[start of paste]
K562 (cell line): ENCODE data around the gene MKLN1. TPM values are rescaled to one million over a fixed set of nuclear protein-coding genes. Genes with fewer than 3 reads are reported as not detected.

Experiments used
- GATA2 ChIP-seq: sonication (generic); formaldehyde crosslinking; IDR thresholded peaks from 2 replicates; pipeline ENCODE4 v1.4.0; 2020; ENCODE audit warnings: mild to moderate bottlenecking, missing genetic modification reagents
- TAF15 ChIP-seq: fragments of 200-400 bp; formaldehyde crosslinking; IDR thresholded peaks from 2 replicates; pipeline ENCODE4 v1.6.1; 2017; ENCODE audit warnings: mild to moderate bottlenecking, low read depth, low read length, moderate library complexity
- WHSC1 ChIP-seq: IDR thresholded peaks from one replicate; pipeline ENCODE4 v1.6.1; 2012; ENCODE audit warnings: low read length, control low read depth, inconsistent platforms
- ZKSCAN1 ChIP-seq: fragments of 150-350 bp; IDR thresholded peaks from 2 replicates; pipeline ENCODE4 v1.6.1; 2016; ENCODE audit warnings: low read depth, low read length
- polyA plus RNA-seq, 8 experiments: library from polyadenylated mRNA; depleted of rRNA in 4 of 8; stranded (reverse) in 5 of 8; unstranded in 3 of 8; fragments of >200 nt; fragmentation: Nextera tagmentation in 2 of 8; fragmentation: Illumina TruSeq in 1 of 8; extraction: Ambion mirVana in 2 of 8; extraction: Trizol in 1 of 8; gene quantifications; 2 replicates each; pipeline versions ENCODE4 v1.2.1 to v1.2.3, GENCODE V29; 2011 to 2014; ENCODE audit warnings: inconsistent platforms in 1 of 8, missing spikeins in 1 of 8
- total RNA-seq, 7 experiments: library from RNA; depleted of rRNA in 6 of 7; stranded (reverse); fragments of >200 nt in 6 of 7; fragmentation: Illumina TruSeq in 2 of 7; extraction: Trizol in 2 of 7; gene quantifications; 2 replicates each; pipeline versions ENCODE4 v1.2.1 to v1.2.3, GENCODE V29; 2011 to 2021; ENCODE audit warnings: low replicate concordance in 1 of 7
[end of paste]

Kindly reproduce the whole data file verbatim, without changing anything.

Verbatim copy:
K562 (cell line): ENCODE data around the gene MKLN1. TPM values are rescaled to one million over a fixed set of nuclear protein-coding genes. Genes with fewer than 3 reads are reported as not detected.

Experiments used
- GATA2 ChIP-seq: sonication (generic); formaldehyde crosslinking; IDR thresholded peaks from 2 replicates; pipeline ENCODE4 v1.4.0; 2020; ENCODE audit warnings: mild to moderate bottlenecking, missing genetic modification reagents
- TAF15 ChIP-seq: fragments of 200-400 bp; formaldehyde crosslinking; IDR thresholded peaks from 2 replicates; pipeline ENCODE4 v1.6.1; 2017; ENCODE audit warnings: mild to moderate bottlenecking, low read depth, low read length, moderate library complexity
- WHSC1 ChIP-seq: IDR thresholded peaks from one replicate; pipeline ENCODE4 v1.6.1; 2012; ENCODE audit warnings: low read length, control low read depth, inconsistent platforms
- ZKSCAN1 ChIP-seq: fragments of 150-350 bp; IDR thresholded peaks from 2 replicates; pipeline ENCODE4 v1.6.1; 2016; ENCODE audit warnings: low read depth, low read length
- polyA plus RNA-seq, 8 experiments: library from polyadenylated mRNA; depleted of rRNA in 4 of 8; stranded (reverse) in 5 of 8; unstranded in 3 of 8; fragments of >200 nt; fragmentation: Nextera tagmentation in 2 of 8; fragmentation: Illumina TruSeq in 1 of 8; extraction: Ambion mirVana in 2 of 8; extraction: Trizol in 1 of 8; gene quantifications; 2 replicates each; pipeline versions ENCODE4 v1.2.1 to v1.2.3, GENCODE V29; 2011 to 2014; ENCODE audit warnings: inconsistent platforms in 1 of 8, missing spikeins in 1 of 8
- total RNA-seq, 7 experiments: library from RNA; depleted of rRNA in 6 of 7; stranded (reverse); fragments of >200 nt in 6 of 7; fragmentation: Illumina TruSeq in 2 of 7; extraction: Trizol in 2 of 7; gene quantifications; 2 replicates each; pipeline versions ENCODE4 v1.2.1 to v1.2.3, GENCODE V29; 2011 to 2021; ENCODE audit warnings: low replicate concordance in 1 of 7